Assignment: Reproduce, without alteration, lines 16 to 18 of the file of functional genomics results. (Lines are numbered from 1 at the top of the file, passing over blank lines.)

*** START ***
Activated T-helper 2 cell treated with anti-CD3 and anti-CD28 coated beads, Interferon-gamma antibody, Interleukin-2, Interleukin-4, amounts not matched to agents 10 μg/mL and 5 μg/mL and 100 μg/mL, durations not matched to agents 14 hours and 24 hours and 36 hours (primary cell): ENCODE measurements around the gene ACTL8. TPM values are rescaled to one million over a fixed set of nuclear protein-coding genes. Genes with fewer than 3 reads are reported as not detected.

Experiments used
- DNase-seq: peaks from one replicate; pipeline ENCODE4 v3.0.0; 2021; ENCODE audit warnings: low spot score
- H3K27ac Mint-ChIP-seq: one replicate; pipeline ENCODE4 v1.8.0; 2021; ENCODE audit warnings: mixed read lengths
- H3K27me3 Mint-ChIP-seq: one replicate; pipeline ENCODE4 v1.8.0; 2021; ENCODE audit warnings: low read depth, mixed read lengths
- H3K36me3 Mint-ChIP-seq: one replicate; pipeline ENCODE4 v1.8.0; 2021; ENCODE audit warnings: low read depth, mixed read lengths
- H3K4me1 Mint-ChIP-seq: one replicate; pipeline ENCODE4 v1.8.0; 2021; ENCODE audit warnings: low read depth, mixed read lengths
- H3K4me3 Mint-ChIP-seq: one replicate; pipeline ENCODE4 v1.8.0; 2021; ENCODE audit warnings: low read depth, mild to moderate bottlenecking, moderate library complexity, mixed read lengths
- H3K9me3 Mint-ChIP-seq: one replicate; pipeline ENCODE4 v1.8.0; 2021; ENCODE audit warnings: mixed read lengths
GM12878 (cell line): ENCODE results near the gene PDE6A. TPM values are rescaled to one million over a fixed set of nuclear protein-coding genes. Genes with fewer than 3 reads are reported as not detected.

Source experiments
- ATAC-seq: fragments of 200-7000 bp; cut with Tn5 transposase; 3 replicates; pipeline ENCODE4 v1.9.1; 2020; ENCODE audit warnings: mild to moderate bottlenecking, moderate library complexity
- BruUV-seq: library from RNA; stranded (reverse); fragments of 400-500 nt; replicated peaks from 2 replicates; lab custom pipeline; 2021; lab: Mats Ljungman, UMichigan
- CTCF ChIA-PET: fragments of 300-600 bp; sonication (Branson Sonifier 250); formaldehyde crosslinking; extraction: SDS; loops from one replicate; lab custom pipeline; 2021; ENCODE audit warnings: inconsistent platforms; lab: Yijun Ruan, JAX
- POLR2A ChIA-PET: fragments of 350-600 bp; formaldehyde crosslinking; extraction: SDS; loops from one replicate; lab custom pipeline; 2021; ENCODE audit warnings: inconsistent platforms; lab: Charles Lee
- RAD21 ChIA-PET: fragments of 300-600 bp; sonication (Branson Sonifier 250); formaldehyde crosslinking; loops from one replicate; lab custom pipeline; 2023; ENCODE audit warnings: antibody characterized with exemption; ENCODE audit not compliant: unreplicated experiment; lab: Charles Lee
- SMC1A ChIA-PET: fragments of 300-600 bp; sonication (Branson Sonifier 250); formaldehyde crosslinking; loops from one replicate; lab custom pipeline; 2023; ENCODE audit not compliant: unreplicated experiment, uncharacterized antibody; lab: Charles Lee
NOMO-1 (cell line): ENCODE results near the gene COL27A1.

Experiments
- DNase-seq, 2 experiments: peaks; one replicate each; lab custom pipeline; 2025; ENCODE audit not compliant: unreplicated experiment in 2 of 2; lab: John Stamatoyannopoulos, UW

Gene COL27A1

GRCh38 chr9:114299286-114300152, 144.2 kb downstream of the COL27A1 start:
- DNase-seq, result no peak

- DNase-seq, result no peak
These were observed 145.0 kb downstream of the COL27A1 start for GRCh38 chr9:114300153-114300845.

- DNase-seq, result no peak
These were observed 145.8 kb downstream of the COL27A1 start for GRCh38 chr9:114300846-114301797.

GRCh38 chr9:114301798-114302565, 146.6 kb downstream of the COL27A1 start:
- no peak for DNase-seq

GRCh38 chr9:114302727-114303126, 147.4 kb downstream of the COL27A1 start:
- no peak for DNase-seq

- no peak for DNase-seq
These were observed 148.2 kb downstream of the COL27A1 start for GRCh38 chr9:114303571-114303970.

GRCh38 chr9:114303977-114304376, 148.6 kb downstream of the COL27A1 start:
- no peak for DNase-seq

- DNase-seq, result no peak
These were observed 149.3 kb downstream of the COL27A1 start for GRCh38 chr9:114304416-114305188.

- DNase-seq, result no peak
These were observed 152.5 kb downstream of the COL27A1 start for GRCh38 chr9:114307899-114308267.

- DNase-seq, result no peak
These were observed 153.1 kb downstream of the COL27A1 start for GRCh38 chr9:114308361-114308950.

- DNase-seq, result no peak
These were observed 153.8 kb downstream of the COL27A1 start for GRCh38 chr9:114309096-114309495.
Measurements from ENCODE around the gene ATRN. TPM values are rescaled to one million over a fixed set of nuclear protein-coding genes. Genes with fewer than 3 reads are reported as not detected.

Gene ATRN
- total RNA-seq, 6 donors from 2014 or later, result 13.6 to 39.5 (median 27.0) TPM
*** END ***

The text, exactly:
- RAD21 ChIA-PET: fragments of 300-600 bp; sonication (Branson Sonifier 250); formaldehyde crosslinking; loops from one replicate; lab custom pipeline; 2023; ENCODE audit warnings: antibody characterized with exemption; ENCODE audit not compliant: unreplicated experiment; lab: Charles Lee
- SMC1A ChIA-PET: fragments of 300-600 bp; sonication (Branson Sonifier 250); formaldehyde crosslinking; loops from one replicate; lab custom pipeline; 2023; ENCODE audit not compliant: unreplicated experiment, uncharacterized antibody; lab: Charles Lee
NOMO-1 (cell line): ENCODE results near the gene COL27A1.